It is going to be a major challenge to the intelligence and acumen of the voters to pick up a political party for his choice of representative in the Lok Sabha. The national scenario is highly chaotic, to say the least. The table of issues is crowded with corruption, price rise, development, stability, dynasty, fiefdom, transparency and assertive and effective governance.
As for the West Bengal, issues are currently taking a backseat. The elections have steadily become a game of brute force, intimidation, manipulation and an all out war against the political opponents. Elsewhere in the country a host of regional parties with their parochial issue will vie with each other and would not allow a single strong party to emerge at the national level. Stability may elude the government. The minorities’ concern would be to keep the communal forces off the corridors of power. Sadly, issues pertaining to their education, social justice, equity and development may get neglected in the struggle to find a secular option.
There seems to be little scope for the parties like the AAP due to their ideological hollowness. Yet they may affect the election result substantially with their potential to hijacking youths’ votes from the national parties.
When objectively assessed the decade long performance of the UPA Government had not be lackluster. It was able to enact several landmark Acts essential to ensure inclusive growth, empowerment through education, food security and transparency in the governance. Crippled as it was by the compulsions of coalition government, it failed to execute its agenda with requisite confidence and aggressiveness. The overriding concern that held its hand all through was to keep its flock together.
(Harunur Rashid is Development Officer with LIC of India. He can be reached at [email protected])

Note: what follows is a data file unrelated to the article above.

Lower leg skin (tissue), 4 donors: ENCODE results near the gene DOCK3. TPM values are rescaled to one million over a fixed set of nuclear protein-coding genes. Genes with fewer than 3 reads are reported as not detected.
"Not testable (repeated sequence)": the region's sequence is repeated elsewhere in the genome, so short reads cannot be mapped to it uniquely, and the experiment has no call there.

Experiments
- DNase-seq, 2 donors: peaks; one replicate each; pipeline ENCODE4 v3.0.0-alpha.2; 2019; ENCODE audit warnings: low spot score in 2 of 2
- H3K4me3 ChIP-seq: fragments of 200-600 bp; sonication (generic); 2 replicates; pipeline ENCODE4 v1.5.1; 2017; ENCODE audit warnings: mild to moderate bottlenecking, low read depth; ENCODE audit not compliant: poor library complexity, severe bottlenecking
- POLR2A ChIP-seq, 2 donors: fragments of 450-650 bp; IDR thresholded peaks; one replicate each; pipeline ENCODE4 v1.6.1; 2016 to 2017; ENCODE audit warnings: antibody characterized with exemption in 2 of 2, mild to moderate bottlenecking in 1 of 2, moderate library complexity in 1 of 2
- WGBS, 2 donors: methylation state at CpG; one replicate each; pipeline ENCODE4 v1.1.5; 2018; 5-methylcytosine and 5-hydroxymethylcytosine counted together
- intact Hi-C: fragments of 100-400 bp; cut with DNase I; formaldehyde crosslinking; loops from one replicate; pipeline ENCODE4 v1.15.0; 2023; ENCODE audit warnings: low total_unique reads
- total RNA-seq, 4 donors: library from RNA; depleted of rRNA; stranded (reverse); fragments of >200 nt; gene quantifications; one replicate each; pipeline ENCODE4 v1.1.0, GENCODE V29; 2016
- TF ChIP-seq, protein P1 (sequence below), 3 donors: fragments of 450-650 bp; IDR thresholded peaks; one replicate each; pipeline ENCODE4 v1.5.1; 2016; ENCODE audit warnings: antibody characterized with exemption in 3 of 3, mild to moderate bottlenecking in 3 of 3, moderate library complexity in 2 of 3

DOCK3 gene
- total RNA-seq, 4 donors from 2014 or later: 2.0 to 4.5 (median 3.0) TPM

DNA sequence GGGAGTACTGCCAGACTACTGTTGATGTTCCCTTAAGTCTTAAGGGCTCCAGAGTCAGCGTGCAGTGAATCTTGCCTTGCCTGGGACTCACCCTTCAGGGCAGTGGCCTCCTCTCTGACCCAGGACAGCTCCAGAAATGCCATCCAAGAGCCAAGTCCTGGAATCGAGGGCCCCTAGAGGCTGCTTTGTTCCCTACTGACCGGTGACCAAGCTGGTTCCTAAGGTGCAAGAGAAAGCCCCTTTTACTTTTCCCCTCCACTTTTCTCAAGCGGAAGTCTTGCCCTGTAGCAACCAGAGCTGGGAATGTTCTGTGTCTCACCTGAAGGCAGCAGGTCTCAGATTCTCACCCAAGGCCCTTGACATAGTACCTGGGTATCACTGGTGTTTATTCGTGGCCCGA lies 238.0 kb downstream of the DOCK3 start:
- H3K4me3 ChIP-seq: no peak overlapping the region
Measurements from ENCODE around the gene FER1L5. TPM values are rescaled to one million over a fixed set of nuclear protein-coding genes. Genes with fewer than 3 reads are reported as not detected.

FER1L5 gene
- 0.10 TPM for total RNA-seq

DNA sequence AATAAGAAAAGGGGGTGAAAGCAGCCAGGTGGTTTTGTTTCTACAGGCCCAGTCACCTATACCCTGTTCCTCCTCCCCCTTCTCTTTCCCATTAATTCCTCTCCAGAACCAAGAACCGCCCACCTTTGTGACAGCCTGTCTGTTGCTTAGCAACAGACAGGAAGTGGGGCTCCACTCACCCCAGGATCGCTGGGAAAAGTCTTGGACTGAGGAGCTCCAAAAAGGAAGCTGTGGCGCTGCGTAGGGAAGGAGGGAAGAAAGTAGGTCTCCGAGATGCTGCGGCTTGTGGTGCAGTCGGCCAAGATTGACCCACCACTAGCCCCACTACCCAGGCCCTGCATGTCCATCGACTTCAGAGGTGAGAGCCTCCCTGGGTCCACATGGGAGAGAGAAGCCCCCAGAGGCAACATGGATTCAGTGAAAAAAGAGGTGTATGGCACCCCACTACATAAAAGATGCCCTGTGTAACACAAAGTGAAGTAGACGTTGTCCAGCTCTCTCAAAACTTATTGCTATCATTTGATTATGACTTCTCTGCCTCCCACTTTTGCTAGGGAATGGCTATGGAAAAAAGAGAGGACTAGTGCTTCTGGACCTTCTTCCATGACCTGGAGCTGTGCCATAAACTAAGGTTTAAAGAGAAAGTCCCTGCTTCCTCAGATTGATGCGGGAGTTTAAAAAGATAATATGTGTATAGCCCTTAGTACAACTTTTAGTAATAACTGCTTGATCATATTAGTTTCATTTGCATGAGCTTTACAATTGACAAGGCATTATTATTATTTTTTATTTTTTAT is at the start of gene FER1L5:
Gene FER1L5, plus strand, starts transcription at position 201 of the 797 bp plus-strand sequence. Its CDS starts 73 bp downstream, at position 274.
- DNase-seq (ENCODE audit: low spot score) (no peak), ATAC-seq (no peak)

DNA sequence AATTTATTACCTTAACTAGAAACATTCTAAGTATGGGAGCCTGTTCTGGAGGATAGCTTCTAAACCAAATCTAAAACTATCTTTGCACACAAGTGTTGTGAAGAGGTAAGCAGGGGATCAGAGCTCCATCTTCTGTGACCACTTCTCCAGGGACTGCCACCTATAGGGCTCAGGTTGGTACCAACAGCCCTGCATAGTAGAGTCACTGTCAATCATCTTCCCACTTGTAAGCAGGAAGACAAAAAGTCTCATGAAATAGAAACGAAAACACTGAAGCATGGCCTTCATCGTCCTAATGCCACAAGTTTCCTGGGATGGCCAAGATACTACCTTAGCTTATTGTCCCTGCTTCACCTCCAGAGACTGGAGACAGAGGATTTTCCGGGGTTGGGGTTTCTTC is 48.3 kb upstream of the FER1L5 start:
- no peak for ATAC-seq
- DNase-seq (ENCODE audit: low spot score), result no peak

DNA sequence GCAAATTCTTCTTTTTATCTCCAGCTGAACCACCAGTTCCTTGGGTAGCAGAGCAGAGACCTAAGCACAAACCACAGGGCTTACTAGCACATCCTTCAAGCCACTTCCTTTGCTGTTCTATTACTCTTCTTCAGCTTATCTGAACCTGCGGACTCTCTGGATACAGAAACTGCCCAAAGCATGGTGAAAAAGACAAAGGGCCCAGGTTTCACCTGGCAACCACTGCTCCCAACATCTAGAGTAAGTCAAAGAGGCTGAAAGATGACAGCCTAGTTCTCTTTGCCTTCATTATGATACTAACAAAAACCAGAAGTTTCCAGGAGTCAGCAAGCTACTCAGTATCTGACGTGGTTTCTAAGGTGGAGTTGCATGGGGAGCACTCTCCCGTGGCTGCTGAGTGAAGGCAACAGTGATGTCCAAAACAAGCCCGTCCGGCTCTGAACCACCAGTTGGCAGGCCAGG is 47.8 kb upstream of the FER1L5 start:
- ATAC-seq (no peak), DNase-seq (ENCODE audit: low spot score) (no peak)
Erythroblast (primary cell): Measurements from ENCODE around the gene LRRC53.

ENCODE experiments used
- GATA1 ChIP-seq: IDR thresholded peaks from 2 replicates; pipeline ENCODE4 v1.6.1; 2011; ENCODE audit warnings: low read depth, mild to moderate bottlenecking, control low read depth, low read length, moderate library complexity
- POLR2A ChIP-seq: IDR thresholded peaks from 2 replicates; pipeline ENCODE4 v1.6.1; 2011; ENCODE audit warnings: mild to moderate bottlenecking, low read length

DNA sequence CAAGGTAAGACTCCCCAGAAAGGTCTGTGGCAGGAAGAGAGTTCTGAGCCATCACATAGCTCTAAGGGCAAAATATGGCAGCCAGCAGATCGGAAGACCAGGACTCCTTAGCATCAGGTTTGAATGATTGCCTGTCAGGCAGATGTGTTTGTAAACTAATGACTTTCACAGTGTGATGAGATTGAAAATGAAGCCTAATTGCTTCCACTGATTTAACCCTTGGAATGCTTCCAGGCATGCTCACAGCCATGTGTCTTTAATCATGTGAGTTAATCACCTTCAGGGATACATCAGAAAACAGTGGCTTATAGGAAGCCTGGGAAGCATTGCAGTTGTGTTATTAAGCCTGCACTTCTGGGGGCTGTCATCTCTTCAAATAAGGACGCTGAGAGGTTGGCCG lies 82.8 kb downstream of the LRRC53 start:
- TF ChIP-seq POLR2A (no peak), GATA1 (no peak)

Only Commissions, No Implementation
Dr. M. Jawed Zulqarnain, social activist, Darbhanga, Bihar
Insecurity reigns supreme in Muslim minds. They have no platform to raise their voice. There is not even an organization where they can collectively discuss their issues. Leaders are not competent to take up their issues. They are neglected in matters of education, health, social welfare.
There will be a quadrangular fight between RJD, JDU, Congress and the BJP, unless there is alliance between or among parties. Although Lalu Prasad Yadav was convicted in the fodder scam, his popularity is gaining day by day in Bihar. Muslims see Nitish as one who allowed the BJP to expand and strengthen its base in the state, hence they are circumspect against him. Moreover, having shared power with the JDU for considerable period, the BJP is aware of the loopholes in administration in the state and is creating problems for Nitish administration.
The Aam Aadmi Party certainly has a chance to woo the people outside Delhi and specially in Bihar. They should not involve themselves in petty issues as they did in Delhi recently. It remains to be seen how AAP takes up the grievances of minorities and addresses their concern.
The UPA gave a lot of lollipops to the minorities such as Sachar Committee, Ranganatha Commission, Srikrishna Commission et al. But only a few recommendations were implemented. It allowed a free reign to security agencies to harass and arrest Muslim youth on trumped charges and the campaign has run well over a decade without any let up. It has bred sense of insecurity among the minorities. It has lost the confidence of Muslims.
(Jawed Zulqarnain heads the Jan Seva Cooperative Society in Bihar. He can be reached [email protected])
No Dearth of Alternatives
Gulame Ghouse, Writer and Social Activist, Bangalore
The Congress Party was the only party which was considered strong, secular and pan Indian for four decades after Independence. It had strong leaders like Nehru, Azad, Shastri, Ambedkar, Moraji Desai, Jagjivan Ram, Nanda, Rajendra Prasad, Indira Gandhi etc. To all these leaders, nation came first and all else next. Muslims and Dalits looked up to it as a saviour and protector of the interests of weak and infirm. Unfortunately, after 1990, it lost this status as greed, ego, selfishness, corruption and short sightedness replaced its previous ethos. Slowly, it turned in to a drawing room party which failed to understand the aspirations of the common man. It began to tolerate the perpetrators of communal riots. The destruction of Babari Mosque drove the death knell into Congress coffin. Muslims found an alternative in the local secular parties like SP, BSP, RJD, DMK, NCP, JDS etc. Though the Congress began to bounce back into public imagination from 2004 onwards, several of its leaders turned greedy, corrupt, egotistic and the party has degenerated into an amalgam of vested interests. Yes men and sycophants rule the roost. People have moved away from it.